Kenya has handed cross-border importers 30-day free storage at the newly-launched Naivasha inland container depot (ICD) as it moves to cut trucking distance and reduce exposure to Covid-19 within its territory.
The free cargo storage period at the Naivasha ICD given by the Kenya Ports Authority (KPA) in a review unveiled Monday, is double the 14 days being offered to importers who choose to pick their cargo from Mombasa port or Nairobi ICD.
While Kenya has been keen on moving transit cargo to Naivasha since its launch of direct standard gauge railway freight services from Mombasa last year, the high number of truck drivers testing positive for Covid-19 has hastened the process.
KPA acting managing director Rashid Salim said the temporary cost reprieve for international traders would last 90 days from Monday, with a further review dependent on changes in business dynamics in the face of the biting Covid-19 crisis.
"This (review) is in line with our continuous and deliberate efforts of cushioning our customers from effects of coronavirus, which have impacted the whole transport logistics chain," he said in a notice.
The new charges come hardly one week after the East African Community (EAC) Secretariat asked the Mombasa and Dar ports to go easy on “time-limit" between customs office of departure to the customs of office of exit.” Under the changes, the free cargo storage period for import goods on transit has from Monday been extended to 14 days at the Mombasa port and Nairobi ICD, up from the current nine days.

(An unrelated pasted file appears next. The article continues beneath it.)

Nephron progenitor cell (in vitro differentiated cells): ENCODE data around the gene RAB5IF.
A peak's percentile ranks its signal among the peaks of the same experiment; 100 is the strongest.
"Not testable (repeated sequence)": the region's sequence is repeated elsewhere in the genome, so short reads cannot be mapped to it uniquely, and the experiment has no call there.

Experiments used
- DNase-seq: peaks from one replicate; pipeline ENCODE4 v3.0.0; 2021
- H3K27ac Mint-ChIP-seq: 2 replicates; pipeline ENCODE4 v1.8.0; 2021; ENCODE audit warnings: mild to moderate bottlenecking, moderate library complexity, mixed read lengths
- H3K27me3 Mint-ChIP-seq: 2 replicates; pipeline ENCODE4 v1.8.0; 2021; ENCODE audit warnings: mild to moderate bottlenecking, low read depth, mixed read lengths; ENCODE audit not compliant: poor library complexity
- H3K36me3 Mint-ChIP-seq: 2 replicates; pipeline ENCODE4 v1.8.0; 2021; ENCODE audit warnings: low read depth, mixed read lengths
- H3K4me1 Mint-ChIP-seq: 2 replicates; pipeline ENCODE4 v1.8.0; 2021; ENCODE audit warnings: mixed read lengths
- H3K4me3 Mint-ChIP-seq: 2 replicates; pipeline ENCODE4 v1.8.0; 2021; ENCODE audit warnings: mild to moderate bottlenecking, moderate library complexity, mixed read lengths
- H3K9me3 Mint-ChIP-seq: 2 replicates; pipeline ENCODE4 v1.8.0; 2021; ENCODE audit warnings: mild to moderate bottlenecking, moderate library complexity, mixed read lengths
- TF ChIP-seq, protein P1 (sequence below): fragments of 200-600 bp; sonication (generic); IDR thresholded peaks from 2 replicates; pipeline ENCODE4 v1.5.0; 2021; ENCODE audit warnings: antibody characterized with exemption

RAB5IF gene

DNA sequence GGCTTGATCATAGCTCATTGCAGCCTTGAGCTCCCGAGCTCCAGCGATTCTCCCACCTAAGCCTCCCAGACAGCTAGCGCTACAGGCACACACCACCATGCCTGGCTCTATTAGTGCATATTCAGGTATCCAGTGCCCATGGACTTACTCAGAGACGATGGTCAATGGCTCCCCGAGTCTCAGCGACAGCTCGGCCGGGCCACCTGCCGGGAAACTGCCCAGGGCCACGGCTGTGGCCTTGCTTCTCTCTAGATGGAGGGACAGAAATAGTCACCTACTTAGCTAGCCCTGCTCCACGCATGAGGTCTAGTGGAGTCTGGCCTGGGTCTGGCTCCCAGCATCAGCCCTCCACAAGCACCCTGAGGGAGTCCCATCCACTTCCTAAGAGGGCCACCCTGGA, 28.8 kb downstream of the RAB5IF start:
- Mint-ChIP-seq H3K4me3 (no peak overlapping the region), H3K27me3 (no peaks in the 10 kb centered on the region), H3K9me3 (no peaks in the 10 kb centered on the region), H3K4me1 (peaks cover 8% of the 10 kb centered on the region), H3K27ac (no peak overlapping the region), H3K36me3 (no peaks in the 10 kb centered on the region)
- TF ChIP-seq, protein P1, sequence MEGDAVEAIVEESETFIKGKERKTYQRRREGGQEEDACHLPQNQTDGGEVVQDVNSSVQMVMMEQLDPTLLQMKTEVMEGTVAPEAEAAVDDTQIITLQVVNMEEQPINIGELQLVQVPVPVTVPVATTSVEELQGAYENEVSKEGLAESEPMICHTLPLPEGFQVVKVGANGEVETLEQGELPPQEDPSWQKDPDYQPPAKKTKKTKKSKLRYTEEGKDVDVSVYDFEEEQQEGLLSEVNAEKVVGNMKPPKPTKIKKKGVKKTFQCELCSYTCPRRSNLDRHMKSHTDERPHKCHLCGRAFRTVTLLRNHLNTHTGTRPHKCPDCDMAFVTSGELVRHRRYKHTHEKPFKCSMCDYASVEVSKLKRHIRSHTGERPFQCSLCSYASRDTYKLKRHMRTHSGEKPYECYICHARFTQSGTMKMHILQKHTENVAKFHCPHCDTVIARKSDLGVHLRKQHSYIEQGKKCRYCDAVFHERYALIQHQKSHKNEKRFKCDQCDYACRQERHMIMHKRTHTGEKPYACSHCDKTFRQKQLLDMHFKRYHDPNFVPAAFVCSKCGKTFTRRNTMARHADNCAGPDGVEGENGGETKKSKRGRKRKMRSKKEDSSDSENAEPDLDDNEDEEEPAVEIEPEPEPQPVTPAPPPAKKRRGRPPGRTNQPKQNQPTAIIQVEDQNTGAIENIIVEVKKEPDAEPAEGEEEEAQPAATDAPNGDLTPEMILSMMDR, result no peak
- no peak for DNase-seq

Exporters from regional countries using Mombasa port to ship out goods have been offered 20 days of free storage from 15 days.
The KPA has, however, retained the free cargo time for domestic imports at four days, while that for domestic exports has been raised to 15 days from nine days. The temporary relief falls short of last month's calls by importers on the KPA to increase the free cargo period from four to 11 days for local consignments and from nine days to 21 days for transit imports.
The EAC Secretariat has also asked partner states to consider waiving ports and border handling charges on essential items as Covid-19 containment measures prolong cargo clearance.
Kenya, Uganda and Rwanda recently reached a deal for testing of truck drivers for Covid-19 at the point of departure to ease tailbacks that had built at border points after each nation had insisted on separately conducting mandatory testing.
Border congestions have, however, been exacerbated by tighter checks after countries such as Kenya sealed off their borders with Tanzania and Somalia, except for cargo trucks.